Ratings have been soaring on these boxing shows—and no wonder. Realizing that so many fans were eager to see these boxing bouts put on from various cities, the sponsors jumped the gun on the season, starting six weeks ahead of their planned schedule.

Of course, none of the fans minded that too much, especially since included were two championship fights in a row—the Maxim-Murphy light-heavy title go on August 22 and the Gavilan-Graham welterweight championship battle the following week.

Reporting from ringside on a majority of those bouts recently has been Russ Hodges, whose conservative manner of relaying information on the action has caught the fancy of the fans. Russ has been at ringside at quite a number of the bouts and has reached the point where he has amassed a stock of information on most of the ring attractions.

BOXING HIGHLIGHT: Exciting moment of action in the Maxim-Murphy fight when Bob Murphy took a slip on the canvas.

Hodges got an early start behind the microphone. He did regular announcing work for the University of Kentucky even before his graduation from that institution. His first professional job after college days was doing commercials and sports announcing for Station WCKY.

Russ began to be known in the sports world after announcing Western League Baseball and Big Ten football games. He reported the Cubs and White Sox games in 1935 through 1938, also doing the sports-casting for Big Ten basketball and the home games of the Chicago Bears and Northwestern University.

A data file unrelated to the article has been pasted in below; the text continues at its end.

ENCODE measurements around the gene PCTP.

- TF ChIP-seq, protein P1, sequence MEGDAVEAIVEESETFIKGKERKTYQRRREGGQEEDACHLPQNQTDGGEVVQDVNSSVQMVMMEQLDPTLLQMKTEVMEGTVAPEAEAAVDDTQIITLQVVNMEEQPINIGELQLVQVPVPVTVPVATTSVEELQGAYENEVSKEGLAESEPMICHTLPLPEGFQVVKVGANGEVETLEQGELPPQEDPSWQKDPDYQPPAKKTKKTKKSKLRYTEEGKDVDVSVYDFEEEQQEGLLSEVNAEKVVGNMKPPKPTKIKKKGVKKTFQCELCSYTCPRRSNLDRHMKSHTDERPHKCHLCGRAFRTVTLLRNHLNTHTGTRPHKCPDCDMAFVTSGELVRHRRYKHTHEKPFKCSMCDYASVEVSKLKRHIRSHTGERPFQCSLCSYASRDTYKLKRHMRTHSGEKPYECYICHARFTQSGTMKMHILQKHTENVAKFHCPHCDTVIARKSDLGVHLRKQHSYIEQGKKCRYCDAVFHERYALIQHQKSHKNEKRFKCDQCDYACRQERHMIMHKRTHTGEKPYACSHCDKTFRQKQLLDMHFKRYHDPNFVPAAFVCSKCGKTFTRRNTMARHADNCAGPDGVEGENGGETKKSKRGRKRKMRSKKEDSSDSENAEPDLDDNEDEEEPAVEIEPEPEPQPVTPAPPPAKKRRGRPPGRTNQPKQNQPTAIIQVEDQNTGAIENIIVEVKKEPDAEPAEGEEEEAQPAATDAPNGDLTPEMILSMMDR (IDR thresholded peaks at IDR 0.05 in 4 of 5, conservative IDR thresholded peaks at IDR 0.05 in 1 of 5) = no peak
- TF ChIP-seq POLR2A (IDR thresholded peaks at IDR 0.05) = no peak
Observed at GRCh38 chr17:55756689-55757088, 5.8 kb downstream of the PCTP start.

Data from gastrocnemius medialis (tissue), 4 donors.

In the years 1939 to 1941, Russ went upward a few more notches through his radio reporting of the Washington Senators’ games and Redskin football games. After that he was on solid ground as a sportscaster covering outstanding baseball and football games for the Mutual network.

More recently Hodges has been covering New York baseball and football and has reported the New York Giants baseball games since 1949. Due to these commitments, Hodges’ Wednesday night boxing announcing chores are on a somewhat irregular basis.

Since the sponsors are boosting such new boxing centers as Detroit, St. Louis and Baltimore as points of origination of the Wednesday night fights, it has become increasingly difficult to keep the same sportscaster on deck at all times.

The remainder of the boxing season will continue to bring the top-ranking boxer in every weight division for the stay-at-homes. In the meantime, theater-TV or no theater-TV—the boys who’re enjoying the fistic mayhem in the comfort of their living rooms are still enjoying lots of ring excitement with such greats as Joe Louis, Rocky Marciano, James Carter, Rocky Graziano, Bob Murphy, Joey Maxim, Billy Graham, Charley Fusari, Bob Satterfield, Chico Vejar and many others.

. . . how about SOCCER ON TV?


Since the advent of television in this region, viewers have witnessed various types of sporting activity direct from the scene of action. But one of the sports that has missed out is the international game of soccer.

Surely it’s nice to have seen baseball, football, basketball, horse racing, track, tennis, golf, wrestling, boxing, midget racing and stock car racing at one time or other on the screen.

But ask any soccer fan and he’ll point out what a shame it is to have such a thrilling sport as soccer absent from our sporting bill of fare. The only chance the general TV public has had to see soccer on TV has come from the rare films of the sport shown on such programs as Sports Album, or Sports Camera.